This isn’t a discussion of Creation, Creationism, Intelligent Design, and/or evolution. It is, however, a discussion about the end of the church.

For me, the beginning comes in three stages:

1) The beginning of the universe,

2) The beginning of mankind, and finally

3) The beginning of one’s own consciousness and awareness.

The physical data tells me that this world is several million years old, not some six thousand years. The evidence is there and if it has somehow been tampered with so as to make a six thousand year old rock seem like it is several million years old, I want no part of any god that would do such a thing. And those who would argue that the evidence is only probable evidence need to examine how it is that such evidence is gathered and checked.

God created us in His image and He gave us the skills and ability to reach out and seek these things beyond our earthly limits. I cannot conceive of a god that would create beings in His image and then turn around and limit what humans can and cannot do.

It is humankind’s ability to think and envision that allows us to find a way to explain things. If we did not have that ability, we would not have ventured far away from our homes to find lands across the sea; we would not have looked at the stars and asked how we could get there. We looked at the moon from far away and wondered how to get there. We see things and asked why.

That is part of our own individual consciousness; in asking why, we created gods to create, explain, and seek answers. That is our identity. But our ability to explain only applies to the physical world; we are still at a loss to explain good and evil as a facet of the world around us.

Our existence comes not just from our physical presence on this planet but from our ability to think and reason, to know what can be explained because of the physical evidence and what must be understood through faith and belief. Our own existence has allowed us to understand that good and evil are not parts of our physical being but parts of our soul.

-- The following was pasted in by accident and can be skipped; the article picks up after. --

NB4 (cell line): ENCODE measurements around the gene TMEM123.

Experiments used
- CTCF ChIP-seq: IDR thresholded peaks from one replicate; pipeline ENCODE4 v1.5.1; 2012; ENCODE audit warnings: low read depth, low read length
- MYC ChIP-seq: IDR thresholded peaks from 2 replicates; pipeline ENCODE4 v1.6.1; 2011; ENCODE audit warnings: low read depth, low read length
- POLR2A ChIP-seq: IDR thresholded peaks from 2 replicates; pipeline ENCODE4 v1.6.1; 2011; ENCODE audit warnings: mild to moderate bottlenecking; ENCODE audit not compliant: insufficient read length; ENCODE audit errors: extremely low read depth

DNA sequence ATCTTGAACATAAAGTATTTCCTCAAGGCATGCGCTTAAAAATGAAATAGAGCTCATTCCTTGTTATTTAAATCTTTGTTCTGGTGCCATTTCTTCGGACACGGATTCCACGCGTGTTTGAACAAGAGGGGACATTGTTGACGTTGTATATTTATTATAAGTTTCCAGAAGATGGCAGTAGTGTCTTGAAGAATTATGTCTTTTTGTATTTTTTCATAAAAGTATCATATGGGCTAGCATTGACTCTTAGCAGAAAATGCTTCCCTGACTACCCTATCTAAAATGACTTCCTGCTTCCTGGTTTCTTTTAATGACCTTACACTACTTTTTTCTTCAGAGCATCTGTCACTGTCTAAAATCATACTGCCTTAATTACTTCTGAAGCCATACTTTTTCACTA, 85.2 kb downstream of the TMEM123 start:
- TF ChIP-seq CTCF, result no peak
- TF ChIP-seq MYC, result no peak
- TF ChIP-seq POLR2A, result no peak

It is our ability to reason and think tells us that there is a something “out there” that we need to know more about. It has been a part of our being from the day we began to reason. It is the part of our being, our ability to reason and think that we ask “why?” Why did God give us the reason to think and reason? Why did He give us free will?

One day, some three thousand years ago, a young person had the audacity and the temerity to ask an elder to explain who we were and why we are here. It is a story that had been told many times in many places. One such story took place in what we have come to call Israel and it is the story of our being and our souls. Instead of rebuffing this young child, the elder gathered the young of the community together and began to explain those questions. And that is how we arrive at the third beginning.

I was raised in the church, though I would think that mine was a pragmatic upbringing. We went to the church that was closest to where we lived. But wherever we were, we went and it would have an impact on my life.

When I was twelve, I made a choice to seek a better understanding of who Christ was and where I fit into things by earning the God and Country award in Boy Scouts. This would thus lead to my membership in the 1st Evangelical United Brethren Church (now the 1st United Methodist Church) in Aurora, Colorado. There may be some who saw this as a culmination of a journey; perhaps even I saw it that way as well.

But over the years, I have found myself in many situations where my background and knowledge has not prepared me as some would say it should have. I have found myself questioning my beliefs, sometimes because of what has happened in my life, sometimes because of what others have said. I have seen others questioned their beliefs and leave their faith because they could not answer the questions or they did not like the answers.

I have seen others leave their faith because they were not allowed to question their beliefs. And by the same measure, I have seen others who will not allow their faith, their beliefs to be questioned. And unfortunately, I see too many people today who are in this latter category, not allowing others to question their beliefs and themselves refusing to question them as well.